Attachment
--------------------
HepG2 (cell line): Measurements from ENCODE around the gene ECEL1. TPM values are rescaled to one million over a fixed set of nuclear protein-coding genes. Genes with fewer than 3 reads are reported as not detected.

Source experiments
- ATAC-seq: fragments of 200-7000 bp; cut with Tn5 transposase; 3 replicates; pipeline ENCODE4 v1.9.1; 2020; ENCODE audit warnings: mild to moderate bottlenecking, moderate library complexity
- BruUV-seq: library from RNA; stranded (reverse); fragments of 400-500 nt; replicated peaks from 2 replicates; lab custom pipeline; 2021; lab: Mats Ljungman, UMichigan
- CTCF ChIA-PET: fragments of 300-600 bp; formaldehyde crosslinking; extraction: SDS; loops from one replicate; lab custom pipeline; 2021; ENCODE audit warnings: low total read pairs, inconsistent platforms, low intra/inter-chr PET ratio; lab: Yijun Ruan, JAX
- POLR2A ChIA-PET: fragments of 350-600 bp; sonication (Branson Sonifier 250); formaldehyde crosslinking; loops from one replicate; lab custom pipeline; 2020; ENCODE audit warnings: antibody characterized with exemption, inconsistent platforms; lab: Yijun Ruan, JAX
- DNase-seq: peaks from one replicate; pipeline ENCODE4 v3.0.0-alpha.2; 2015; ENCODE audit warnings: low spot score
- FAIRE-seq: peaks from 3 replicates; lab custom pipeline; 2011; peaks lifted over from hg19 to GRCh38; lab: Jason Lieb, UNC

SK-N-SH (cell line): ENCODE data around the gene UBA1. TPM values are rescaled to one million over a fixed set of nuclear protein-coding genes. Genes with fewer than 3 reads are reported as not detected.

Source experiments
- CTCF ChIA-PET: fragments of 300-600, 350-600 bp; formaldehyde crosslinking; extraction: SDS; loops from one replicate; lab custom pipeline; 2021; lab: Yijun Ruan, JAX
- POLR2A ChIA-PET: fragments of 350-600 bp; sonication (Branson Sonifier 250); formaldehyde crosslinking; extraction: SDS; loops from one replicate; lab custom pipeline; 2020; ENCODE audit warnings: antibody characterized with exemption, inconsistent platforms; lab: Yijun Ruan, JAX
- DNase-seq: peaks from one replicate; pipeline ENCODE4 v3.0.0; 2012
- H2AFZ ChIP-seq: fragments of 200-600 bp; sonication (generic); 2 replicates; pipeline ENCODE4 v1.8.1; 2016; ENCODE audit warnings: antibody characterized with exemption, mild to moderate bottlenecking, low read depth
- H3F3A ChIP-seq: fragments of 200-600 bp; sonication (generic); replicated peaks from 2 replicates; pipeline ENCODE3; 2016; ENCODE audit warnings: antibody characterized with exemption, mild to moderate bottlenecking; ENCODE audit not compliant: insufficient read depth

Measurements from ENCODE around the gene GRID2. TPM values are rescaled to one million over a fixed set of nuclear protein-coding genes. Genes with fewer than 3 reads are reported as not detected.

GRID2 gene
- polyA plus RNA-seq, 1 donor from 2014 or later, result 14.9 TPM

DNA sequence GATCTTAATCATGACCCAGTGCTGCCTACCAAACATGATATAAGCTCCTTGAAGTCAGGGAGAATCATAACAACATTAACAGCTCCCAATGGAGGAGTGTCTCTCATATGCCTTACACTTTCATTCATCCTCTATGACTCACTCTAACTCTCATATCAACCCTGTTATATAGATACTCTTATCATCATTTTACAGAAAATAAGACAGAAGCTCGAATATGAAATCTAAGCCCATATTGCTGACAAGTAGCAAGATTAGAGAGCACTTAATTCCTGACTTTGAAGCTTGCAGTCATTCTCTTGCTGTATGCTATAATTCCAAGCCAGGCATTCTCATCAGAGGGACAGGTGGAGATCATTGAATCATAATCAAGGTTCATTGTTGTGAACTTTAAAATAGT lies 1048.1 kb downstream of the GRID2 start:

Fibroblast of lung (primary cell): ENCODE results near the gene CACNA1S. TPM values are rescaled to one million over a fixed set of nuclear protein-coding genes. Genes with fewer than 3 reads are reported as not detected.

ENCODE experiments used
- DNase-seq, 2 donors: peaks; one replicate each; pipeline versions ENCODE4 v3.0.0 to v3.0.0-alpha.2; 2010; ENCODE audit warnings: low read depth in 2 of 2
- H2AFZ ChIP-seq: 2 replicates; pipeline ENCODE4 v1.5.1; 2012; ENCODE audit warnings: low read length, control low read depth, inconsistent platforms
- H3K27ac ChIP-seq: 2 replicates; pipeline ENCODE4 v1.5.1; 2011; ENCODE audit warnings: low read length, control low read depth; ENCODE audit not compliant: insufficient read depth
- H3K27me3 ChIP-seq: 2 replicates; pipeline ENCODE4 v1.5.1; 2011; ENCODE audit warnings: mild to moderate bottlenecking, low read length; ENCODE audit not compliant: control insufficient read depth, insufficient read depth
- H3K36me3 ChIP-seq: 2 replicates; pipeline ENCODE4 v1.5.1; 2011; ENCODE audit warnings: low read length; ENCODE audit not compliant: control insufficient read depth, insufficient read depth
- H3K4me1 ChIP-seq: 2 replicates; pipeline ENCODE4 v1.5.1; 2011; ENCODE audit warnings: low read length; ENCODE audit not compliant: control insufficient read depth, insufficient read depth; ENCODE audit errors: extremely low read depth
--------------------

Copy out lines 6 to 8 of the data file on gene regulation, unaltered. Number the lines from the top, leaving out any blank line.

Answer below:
- POLR2A ChIA-PET: fragments of 350-600 bp; sonication (Branson Sonifier 250); formaldehyde crosslinking; loops from one replicate; lab custom pipeline; 2020; ENCODE audit warnings: antibody characterized with exemption, inconsistent platforms; lab: Yijun Ruan, JAX
- DNase-seq: peaks from one replicate; pipeline ENCODE4 v3.0.0-alpha.2; 2015; ENCODE audit warnings: low spot score
- FAIRE-seq: peaks from 3 replicates; lab custom pipeline; 2011; peaks lifted over from hg19 to GRCh38; lab: Jason Lieb, UNC